City receives TDOT grant for Tweetsie Trail improvements
Published 9:12 am Thursday, June 11, 2015
Using the Tweetsie Trail could become a lot safer thanks to a $257,735 Tennessee Department of Transportation Grant awarded to the City of Elizabethton this week.
The grant will be used to make safety improvements at several Tweetsie Trail road crossings through the city, Elizabethton Planning and Development Director Jon Hartman said.
“When we wrote the grant, the big thing we were focused on was safety,” Hartman said. “The grant will make it safer for trail users to cross some of the busier intersections across town.”
The project includes pedestrian safety improvements to at-grade crossings of the Tweetsie Trail adjacent to West Elk Avenue, such as at Hudson Drive, Bemberg Road, McArthur Ave and Holly Lane.
The Tweetsie Trail intersection at West G Street will see the most changes from the project. A raised median and on-street parallel parking will be installed at that intersection.
“This project will provide a safer connection to the residential areas, schools, retail and medical facilities located in the immediate vicinity,” Hartman said. “These are some of the more dangerous intersections in the city because of the high traffic in these areas. The West G Street intersection has a wide road, with wide lanes so improvements are needed there.”
Other intersection improvements will include improved signs, and possibly warning signals to alert drivers to pedestrians in the walkways.
Tennessee Gov. Bill Haslam and Tennessee Department of Transportation Commissioner John Schroer announced the award on Tuesday.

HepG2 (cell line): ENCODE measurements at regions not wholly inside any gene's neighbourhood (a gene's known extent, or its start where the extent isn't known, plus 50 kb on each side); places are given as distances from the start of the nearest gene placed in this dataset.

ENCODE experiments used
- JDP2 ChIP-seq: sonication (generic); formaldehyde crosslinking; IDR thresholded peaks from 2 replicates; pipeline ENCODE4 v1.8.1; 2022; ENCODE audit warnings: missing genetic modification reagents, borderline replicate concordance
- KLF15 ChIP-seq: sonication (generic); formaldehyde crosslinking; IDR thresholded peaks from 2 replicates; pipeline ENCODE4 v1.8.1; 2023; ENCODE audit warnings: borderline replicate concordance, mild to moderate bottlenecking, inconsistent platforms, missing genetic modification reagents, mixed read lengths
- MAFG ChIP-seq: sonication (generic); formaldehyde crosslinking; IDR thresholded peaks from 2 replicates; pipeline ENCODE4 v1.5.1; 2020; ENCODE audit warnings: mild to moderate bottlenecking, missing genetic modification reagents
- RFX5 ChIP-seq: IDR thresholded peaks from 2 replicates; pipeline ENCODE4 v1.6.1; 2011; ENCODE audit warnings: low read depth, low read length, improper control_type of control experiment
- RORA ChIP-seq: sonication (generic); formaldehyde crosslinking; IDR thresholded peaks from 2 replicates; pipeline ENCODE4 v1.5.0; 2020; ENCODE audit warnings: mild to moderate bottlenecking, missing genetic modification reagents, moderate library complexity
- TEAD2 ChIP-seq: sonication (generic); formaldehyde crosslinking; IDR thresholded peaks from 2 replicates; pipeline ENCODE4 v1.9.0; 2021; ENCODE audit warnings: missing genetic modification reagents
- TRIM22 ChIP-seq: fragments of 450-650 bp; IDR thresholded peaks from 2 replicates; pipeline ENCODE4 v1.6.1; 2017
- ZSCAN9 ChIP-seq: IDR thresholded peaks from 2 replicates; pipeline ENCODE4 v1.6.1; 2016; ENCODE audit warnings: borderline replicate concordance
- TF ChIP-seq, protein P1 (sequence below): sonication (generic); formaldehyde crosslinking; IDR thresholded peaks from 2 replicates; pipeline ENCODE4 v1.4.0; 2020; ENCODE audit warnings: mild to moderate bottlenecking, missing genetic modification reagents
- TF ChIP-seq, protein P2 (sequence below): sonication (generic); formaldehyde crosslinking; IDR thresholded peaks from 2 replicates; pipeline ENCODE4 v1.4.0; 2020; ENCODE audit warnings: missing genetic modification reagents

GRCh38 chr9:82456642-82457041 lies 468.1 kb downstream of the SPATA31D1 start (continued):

“Improving our facilities for walking, biking, and transit is critical to the continued growth and success of our towns and cities, and these grants help make our communities across Tennessee more livable by creating more transportation options,” Haslam said.
Examples of projects eligible under the Multimodal Access Fund Program include sidewalks and pedestrian crossing improvements, bus shelters, park and ride facilities, and bicycle lanes. Multimodal Access projects will be funded 95 percent by TDOT, with 5 percent funded with local matching funds. Total individual project costs will not exceed $1 million.
“Our responsibilities as a transportation agency go far beyond building roads and bridges,” Commissioner Schroer said. “Providing safe access for different modes of transportation ultimately creates a more complete and diverse network for our users. These projects are also extremely cost effective, which allows TDOT to make improvements in more areas across the state.”
With the city’s matching 5 percent, which is $13,500, the total project will be around $271,000, Hartman said.
No start date for the project has been set yet since a few more steps need to be completed before work can begin. Bids for the project need to be collected, right of ways secured and contracts completed, Hartman said.